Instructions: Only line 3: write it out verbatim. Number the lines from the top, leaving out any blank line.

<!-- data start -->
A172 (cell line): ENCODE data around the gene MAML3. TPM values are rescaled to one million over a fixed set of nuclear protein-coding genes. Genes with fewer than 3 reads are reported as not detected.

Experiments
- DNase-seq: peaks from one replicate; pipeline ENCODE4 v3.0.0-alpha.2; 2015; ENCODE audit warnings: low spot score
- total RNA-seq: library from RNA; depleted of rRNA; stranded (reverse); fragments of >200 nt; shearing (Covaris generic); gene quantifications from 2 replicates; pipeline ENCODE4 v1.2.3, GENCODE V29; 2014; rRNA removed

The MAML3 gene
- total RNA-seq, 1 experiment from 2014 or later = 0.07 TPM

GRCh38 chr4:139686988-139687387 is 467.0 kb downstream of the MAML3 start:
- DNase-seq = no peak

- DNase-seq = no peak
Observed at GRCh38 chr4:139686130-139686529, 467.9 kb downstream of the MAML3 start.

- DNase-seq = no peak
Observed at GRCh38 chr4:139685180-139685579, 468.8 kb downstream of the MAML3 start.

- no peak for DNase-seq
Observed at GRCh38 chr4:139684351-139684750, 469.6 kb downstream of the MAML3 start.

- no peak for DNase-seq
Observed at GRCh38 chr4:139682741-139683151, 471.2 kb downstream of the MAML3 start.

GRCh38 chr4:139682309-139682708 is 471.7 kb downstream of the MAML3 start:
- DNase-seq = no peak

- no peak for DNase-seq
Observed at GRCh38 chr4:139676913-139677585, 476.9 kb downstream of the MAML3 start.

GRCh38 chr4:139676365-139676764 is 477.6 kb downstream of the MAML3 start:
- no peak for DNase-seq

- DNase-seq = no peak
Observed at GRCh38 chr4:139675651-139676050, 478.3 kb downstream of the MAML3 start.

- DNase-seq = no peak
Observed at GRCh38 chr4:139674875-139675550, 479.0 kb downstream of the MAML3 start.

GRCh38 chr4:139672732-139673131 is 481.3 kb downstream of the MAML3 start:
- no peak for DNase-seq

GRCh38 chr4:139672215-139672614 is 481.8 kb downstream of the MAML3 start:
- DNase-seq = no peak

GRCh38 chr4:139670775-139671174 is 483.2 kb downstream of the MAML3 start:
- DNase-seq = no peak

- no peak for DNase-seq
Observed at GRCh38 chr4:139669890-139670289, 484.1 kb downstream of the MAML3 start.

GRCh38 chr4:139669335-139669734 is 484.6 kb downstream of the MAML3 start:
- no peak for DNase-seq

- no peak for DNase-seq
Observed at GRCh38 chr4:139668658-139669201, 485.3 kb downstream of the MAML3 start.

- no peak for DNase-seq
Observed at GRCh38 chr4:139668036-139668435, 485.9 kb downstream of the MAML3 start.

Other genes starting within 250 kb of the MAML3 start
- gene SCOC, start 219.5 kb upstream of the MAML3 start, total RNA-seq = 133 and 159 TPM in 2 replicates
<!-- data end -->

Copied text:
- DNase-seq: peaks from one replicate; pipeline ENCODE4 v3.0.0-alpha.2; 2015; ENCODE audit warnings: low spot score